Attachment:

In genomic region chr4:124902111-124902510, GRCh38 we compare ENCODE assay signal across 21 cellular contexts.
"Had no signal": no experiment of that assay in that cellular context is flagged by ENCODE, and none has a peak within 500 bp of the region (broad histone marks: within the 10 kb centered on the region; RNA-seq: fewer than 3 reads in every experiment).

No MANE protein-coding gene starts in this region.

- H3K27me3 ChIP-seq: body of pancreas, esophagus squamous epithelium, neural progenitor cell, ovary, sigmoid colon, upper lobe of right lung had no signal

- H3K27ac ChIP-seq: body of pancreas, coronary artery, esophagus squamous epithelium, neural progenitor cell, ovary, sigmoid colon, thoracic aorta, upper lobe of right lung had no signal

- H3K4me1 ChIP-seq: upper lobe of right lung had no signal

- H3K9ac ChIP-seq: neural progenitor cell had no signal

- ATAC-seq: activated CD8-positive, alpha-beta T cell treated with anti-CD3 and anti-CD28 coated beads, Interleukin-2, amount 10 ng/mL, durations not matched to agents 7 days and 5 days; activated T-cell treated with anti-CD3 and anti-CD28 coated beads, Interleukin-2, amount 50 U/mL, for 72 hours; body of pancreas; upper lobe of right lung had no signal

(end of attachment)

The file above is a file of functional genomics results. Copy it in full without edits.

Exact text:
In genomic region chr4:124902111-124902510, GRCh38 we compare ENCODE assay signal across 21 cellular contexts.
"Had no signal": no experiment of that assay in that cellular context is flagged by ENCODE, and none has a peak within 500 bp of the region (broad histone marks: within the 10 kb centered on the region; RNA-seq: fewer than 3 reads in every experiment).

No MANE protein-coding gene starts in this region.

- H3K27me3 ChIP-seq: body of pancreas, esophagus squamous epithelium, neural progenitor cell, ovary, sigmoid colon, upper lobe of right lung had no signal

- H3K27ac ChIP-seq: body of pancreas, coronary artery, esophagus squamous epithelium, neural progenitor cell, ovary, sigmoid colon, thoracic aorta, upper lobe of right lung had no signal

- H3K4me1 ChIP-seq: upper lobe of right lung had no signal

- H3K9ac ChIP-seq: neural progenitor cell had no signal

- ATAC-seq: activated CD8-positive, alpha-beta T cell treated with anti-CD3 and anti-CD28 coated beads, Interleukin-2, amount 10 ng/mL, durations not matched to agents 7 days and 5 days; activated T-cell treated with anti-CD3 and anti-CD28 coated beads, Interleukin-2, amount 50 U/mL, for 72 hours; body of pancreas; upper lobe of right lung had no signal